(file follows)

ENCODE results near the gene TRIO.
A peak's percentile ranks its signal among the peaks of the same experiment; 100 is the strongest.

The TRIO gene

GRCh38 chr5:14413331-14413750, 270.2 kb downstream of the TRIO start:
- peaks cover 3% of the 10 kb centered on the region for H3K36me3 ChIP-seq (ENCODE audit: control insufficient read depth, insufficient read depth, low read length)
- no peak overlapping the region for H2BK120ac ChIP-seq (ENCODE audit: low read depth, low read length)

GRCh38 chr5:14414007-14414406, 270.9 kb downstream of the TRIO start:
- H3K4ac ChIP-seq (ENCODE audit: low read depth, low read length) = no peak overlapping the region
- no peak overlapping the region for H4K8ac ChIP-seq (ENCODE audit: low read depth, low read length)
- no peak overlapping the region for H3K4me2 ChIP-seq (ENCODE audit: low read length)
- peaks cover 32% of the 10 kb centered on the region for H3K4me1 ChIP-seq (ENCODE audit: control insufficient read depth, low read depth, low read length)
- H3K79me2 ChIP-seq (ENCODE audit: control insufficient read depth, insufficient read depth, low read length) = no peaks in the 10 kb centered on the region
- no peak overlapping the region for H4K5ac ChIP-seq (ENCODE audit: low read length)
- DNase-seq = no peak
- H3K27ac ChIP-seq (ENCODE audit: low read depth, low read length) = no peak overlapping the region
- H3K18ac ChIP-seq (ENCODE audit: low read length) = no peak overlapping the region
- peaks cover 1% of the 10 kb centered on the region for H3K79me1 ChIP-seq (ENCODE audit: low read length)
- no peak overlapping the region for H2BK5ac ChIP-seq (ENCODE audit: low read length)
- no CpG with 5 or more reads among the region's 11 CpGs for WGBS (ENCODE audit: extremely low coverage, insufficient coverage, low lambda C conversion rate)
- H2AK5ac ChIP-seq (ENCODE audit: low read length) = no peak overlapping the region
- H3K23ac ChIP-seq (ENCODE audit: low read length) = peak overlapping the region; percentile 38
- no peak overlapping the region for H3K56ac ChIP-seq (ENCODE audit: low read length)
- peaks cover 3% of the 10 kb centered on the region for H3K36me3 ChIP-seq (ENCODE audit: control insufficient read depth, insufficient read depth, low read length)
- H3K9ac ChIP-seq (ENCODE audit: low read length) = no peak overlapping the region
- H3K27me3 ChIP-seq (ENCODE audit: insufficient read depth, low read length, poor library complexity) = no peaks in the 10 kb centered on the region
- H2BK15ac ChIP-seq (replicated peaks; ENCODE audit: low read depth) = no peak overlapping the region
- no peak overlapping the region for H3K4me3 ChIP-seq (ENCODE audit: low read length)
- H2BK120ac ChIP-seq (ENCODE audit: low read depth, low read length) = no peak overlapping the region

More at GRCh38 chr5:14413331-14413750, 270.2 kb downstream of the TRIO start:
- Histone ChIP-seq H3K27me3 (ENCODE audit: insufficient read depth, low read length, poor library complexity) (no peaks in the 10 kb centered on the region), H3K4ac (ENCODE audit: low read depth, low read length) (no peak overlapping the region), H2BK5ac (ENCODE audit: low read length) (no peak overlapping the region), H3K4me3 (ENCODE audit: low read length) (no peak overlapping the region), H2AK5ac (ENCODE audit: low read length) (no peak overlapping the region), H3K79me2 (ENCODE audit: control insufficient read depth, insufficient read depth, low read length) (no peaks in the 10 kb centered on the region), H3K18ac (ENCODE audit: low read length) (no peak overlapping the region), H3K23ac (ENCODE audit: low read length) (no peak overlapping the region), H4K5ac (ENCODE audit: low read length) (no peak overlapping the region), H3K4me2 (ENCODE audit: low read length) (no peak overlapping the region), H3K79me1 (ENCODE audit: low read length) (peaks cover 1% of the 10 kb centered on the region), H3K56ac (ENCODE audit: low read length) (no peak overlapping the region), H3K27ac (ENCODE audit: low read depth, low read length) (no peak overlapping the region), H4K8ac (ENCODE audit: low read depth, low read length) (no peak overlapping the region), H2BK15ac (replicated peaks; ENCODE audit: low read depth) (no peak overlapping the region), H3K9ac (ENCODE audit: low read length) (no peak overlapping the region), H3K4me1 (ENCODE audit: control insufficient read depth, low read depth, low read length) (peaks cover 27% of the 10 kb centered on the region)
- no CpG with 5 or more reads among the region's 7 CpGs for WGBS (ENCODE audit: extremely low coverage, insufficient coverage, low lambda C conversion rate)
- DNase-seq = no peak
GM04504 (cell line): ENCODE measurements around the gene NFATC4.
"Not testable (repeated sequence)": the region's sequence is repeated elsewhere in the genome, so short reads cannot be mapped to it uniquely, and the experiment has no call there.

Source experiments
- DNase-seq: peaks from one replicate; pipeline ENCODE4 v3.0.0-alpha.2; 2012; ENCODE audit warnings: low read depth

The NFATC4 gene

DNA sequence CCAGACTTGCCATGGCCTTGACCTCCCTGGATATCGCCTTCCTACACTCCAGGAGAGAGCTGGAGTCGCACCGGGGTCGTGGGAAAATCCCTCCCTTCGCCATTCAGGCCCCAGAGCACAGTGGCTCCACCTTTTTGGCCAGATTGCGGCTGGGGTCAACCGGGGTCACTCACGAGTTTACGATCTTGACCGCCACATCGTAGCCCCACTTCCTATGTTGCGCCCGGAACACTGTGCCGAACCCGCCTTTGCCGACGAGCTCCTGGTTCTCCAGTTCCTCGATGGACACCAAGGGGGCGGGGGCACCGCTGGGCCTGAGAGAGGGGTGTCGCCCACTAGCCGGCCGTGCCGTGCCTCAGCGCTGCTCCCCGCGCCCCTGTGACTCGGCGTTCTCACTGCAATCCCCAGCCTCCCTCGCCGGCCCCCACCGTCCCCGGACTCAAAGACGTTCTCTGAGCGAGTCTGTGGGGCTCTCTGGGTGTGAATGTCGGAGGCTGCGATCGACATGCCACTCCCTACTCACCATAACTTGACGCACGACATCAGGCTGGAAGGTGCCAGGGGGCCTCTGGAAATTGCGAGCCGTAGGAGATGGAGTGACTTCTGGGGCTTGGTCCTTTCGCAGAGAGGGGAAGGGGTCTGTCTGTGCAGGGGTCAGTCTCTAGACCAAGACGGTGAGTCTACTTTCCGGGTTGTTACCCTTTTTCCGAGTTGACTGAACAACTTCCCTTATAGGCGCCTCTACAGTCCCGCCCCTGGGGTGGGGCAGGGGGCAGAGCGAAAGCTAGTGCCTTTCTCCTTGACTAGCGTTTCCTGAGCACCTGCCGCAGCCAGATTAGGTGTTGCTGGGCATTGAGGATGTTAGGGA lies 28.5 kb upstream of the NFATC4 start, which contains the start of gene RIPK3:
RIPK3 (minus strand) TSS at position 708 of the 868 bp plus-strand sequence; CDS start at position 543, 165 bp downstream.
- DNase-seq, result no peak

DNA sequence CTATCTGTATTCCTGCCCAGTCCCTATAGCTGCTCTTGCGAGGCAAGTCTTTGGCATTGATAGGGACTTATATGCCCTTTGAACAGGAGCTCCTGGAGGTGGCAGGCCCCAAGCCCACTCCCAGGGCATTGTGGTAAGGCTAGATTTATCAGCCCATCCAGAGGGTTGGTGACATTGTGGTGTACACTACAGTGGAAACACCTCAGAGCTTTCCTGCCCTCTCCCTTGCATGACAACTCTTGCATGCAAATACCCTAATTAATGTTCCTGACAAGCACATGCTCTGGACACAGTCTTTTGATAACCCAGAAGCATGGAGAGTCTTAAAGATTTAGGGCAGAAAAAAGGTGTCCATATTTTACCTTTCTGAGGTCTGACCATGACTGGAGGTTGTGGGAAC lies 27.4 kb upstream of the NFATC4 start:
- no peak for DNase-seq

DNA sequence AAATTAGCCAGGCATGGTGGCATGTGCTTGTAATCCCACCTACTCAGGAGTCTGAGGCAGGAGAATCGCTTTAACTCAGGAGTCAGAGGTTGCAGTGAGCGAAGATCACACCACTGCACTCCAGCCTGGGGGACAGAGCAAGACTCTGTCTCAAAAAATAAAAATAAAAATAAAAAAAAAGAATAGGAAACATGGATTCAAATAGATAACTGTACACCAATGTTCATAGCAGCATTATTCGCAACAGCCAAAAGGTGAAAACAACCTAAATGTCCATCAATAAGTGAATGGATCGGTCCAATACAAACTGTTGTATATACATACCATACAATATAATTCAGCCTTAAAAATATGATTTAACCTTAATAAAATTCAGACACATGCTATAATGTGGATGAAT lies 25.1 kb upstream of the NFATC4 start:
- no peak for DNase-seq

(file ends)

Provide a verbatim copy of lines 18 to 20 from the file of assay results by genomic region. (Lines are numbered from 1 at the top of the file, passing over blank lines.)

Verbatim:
- no peak overlapping the region for H2BK5ac ChIP-seq (ENCODE audit: low read length)
- no CpG with 5 or more reads among the region's 11 CpGs for WGBS (ENCODE audit: extremely low coverage, insufficient coverage, low lambda C conversion rate)
- H2AK5ac ChIP-seq (ENCODE audit: low read length) = no peak overlapping the region